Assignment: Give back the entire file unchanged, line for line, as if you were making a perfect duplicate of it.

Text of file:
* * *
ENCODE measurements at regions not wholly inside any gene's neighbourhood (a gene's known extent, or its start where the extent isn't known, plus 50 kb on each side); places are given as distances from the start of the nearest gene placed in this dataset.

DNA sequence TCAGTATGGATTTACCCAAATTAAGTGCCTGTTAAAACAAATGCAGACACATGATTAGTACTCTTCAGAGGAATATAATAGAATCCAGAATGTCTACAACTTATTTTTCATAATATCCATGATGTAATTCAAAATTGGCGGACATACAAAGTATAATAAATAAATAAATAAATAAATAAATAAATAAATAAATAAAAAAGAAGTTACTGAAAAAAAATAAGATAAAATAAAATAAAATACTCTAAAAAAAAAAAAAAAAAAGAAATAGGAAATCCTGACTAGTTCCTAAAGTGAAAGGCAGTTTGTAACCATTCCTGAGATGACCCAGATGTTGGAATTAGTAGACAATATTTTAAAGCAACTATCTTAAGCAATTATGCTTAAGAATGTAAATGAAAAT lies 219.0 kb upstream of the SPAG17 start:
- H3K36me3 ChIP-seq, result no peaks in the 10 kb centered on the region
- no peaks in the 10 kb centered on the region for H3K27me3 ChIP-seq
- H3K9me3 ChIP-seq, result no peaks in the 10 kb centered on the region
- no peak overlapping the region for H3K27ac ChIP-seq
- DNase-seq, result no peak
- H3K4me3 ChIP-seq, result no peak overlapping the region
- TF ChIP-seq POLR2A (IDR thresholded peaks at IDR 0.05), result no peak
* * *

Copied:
ENCODE measurements at regions not wholly inside any gene's neighbourhood (a gene's known extent, or its start where the extent isn't known, plus 50 kb on each side); places are given as distances from the start of the nearest gene placed in this dataset.

DNA sequence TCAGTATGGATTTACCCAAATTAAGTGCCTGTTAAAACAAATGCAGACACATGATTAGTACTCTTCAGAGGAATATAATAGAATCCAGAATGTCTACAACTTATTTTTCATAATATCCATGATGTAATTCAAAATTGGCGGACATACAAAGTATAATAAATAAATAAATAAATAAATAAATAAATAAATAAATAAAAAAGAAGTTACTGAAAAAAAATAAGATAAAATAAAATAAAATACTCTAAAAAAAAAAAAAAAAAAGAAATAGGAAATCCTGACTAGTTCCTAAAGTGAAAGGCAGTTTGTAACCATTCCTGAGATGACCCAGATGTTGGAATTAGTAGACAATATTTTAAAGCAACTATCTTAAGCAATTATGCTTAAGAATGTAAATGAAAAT lies 219.0 kb upstream of the SPAG17 start:
- H3K36me3 ChIP-seq, result no peaks in the 10 kb centered on the region
- no peaks in the 10 kb centered on the region for H3K27me3 ChIP-seq
- H3K9me3 ChIP-seq, result no peaks in the 10 kb centered on the region
- no peak overlapping the region for H3K27ac ChIP-seq
- DNase-seq, result no peak
- H3K4me3 ChIP-seq, result no peak overlapping the region
- TF ChIP-seq POLR2A (IDR thresholded peaks at IDR 0.05), result no peak